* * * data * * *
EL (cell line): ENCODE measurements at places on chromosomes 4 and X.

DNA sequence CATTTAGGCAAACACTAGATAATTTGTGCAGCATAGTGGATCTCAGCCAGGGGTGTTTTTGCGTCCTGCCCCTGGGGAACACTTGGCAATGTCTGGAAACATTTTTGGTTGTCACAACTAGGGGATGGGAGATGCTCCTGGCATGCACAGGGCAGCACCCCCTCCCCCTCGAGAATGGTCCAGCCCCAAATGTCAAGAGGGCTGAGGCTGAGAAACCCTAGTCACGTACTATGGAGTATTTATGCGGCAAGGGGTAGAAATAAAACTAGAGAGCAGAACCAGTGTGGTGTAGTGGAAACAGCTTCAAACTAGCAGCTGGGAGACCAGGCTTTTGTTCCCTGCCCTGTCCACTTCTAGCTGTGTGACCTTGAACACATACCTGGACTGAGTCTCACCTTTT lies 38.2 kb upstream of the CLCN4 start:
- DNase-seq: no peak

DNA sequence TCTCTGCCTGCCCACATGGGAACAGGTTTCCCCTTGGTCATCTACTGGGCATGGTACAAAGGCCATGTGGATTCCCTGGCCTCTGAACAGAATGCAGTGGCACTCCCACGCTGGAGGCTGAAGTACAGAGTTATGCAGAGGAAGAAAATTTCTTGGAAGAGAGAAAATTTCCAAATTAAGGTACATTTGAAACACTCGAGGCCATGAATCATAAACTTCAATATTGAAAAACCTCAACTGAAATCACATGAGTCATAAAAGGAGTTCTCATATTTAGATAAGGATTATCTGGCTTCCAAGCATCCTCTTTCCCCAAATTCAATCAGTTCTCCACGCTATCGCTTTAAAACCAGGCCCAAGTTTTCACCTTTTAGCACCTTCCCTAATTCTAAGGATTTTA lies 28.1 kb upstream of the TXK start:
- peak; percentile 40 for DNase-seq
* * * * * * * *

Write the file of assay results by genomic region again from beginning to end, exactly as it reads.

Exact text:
EL (cell line): ENCODE measurements at places on chromosomes 4 and X.

DNA sequence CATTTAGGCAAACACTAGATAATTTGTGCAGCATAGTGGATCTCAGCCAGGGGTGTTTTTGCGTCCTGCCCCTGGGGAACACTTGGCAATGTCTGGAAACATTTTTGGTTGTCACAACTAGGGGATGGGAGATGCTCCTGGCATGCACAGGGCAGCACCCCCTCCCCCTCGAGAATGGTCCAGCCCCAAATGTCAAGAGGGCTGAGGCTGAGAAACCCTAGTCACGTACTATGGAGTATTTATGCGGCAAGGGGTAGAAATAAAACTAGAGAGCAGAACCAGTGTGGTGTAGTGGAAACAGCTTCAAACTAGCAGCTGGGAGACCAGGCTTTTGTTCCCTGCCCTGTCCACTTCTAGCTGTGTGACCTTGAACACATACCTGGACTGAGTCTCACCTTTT lies 38.2 kb upstream of the CLCN4 start:
- DNase-seq: no peak

DNA sequence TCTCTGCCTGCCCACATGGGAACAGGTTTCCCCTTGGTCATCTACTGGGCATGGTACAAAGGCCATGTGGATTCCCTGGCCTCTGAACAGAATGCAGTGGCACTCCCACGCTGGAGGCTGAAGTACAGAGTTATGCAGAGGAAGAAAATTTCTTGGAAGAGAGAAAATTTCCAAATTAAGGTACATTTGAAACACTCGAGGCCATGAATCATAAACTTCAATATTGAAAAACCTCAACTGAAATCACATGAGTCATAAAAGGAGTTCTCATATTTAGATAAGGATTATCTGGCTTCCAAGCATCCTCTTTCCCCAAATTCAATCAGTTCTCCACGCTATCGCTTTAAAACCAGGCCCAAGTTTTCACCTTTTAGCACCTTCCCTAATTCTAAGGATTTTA lies 28.1 kb upstream of the TXK start:
- peak; percentile 40 for DNase-seq